The city purportedly loses nearly half-a-million-dollars in marina revenue per year to the Miami International Boat Show

While officials in Miami, Florida continue to debate best practices, revenue enhancement and whether the city should be in the marina business at all, new reports indicate the city loses nearly half-a-million-dollars in marina revenue per year to the Miami International Boat Show (MIBS).

Miami leases management of most of its public marinas but operates Dinner Key Marina, Miamarina at Bayside, and Marine Stadium Marina – a dry storage facility.

According to Miami Today news, Daniel Rotenberg, director of the city’s Department of Real Estate and Asset Management, reported on losses at the dry dock facility related to the city-owned site being used to stage the annual Miami International Boat Show.

The city has licensed use of the property and water surrounding idled Marine Stadium for the boat show for the past four years. Rotenberg said some dry stacks were removed from the Marine Stadium Marina due to the boat show and were never replaced, amounting to an annual loss of US$240,000 revenue, on top of more than US$150,000 in concessions granted to MIBS.

Miami Intl Boat Show_aerial

The Miami International Boat Show at Miami’s Marine Stadium Marina & Basin

On the flip side, a 2017 study reveals the Miami show generates an annual economic impact of $854.2 million for Miami-Dade County and the state of Florida - including labor income for  approximately 6,000 full time jobs totalling $290 million; some $57 million in sales and excise taxes; and $53 million spent on local hotels, restaurants, retail shops, entertainment and transportation.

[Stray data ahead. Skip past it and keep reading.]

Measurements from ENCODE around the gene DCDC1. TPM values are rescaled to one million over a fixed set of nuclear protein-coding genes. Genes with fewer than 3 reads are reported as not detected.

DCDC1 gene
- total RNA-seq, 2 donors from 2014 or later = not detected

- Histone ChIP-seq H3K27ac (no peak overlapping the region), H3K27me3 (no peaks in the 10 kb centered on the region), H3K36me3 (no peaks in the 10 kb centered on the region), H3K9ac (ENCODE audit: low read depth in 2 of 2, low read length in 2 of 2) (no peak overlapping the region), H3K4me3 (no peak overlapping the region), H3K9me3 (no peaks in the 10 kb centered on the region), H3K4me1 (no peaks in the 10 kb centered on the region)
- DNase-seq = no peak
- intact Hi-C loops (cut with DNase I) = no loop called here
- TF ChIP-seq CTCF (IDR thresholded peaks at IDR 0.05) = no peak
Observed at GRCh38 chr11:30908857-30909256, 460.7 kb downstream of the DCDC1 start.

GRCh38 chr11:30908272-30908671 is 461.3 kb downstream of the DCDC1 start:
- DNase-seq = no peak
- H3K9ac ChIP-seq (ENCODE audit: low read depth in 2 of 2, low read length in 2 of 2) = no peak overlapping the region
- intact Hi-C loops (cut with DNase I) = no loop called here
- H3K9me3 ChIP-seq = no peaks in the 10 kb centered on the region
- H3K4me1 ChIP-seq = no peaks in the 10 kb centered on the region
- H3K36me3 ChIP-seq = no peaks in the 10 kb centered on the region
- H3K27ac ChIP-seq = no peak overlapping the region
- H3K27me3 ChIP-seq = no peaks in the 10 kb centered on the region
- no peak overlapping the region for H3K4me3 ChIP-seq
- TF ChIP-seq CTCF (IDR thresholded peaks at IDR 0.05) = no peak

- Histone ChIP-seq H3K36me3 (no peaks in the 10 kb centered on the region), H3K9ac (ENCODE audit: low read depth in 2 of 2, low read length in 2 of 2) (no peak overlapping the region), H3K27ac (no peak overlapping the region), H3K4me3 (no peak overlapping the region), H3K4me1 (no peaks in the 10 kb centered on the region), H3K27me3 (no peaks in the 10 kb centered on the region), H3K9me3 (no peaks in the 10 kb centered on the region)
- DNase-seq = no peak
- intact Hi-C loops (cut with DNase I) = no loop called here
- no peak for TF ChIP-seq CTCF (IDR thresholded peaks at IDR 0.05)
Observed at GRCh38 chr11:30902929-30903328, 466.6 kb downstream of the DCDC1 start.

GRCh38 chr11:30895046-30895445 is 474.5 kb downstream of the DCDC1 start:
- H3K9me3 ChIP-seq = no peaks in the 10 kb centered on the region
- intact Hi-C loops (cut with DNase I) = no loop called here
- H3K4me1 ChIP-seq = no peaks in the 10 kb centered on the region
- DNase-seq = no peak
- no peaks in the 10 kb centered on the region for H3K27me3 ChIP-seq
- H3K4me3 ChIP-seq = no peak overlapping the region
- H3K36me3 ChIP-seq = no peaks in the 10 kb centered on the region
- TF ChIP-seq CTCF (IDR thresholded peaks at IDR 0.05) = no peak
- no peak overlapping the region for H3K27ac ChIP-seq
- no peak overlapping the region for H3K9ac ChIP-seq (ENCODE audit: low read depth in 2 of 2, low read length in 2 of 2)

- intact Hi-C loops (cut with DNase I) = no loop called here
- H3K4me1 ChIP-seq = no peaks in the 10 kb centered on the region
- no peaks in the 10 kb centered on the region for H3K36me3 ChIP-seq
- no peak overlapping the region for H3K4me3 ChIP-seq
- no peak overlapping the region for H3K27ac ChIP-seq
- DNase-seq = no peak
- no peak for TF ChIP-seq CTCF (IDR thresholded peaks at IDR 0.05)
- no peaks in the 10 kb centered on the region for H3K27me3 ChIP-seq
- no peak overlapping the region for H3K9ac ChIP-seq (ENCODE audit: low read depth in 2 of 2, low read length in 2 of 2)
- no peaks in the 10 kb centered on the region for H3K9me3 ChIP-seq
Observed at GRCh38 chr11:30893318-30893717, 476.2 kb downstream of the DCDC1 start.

City Commissioner Joe Carollo said he thinks the financial hit to the Marine Stadium facility has been even more substantial and repeated his desire to see the marina operated or managed privately.  “That’s still not what I’m seeing… We need to put real management there,” said Carollo, who again stated his belief that many city properties are not bringing in the amount of revenue they should.

According to the city’s website, Marine Stadium Marina was one of South Florida’s largest full-service dry storage marinas.

Before dry storage racks were removed, the facility was capable of storing 300 vessels with a length of up to 45ft and gross vessel weight of 18,000 pounds, and the operation brought in an average of $1m a year to the city.

At Dinner Key Marina, the city is still awaiting Federal Government funds to repair hurricane damage.

“I don’t understand,” said Carollo, who said the private company that operates a marina at the nearby Monty’s site has been able to rebuild docks damaged in the same storm – Hurricane Irma in September 2017.

The city is expecting close to US$7.5m in Federal funds and an additional US$3m from business interruption insurance.

Rickenbacker Marina on Virginia Key continues to operate under private management on city-owned property. The fate of that marina is in limbo and is tied to the operations at nearby Marine Stadium Marina.

A request for proposals in 2017 had a new process determining Virginia Key LLC as the top ranked proposer, for lease and development of the city-owned marinas. The request includes Rickenbacker Marina and Marine Stadium Marina.

Controversy continued to follow the marina matter as the second-place bidder – the current operator of Rickenbacker Marina – filed a bid protest.

Under the new process, the case was heard by a special master who backed up the selection of Virginia Key LLC. The second-ranked proposer then went to court, where the matter has lingered for more than a year.

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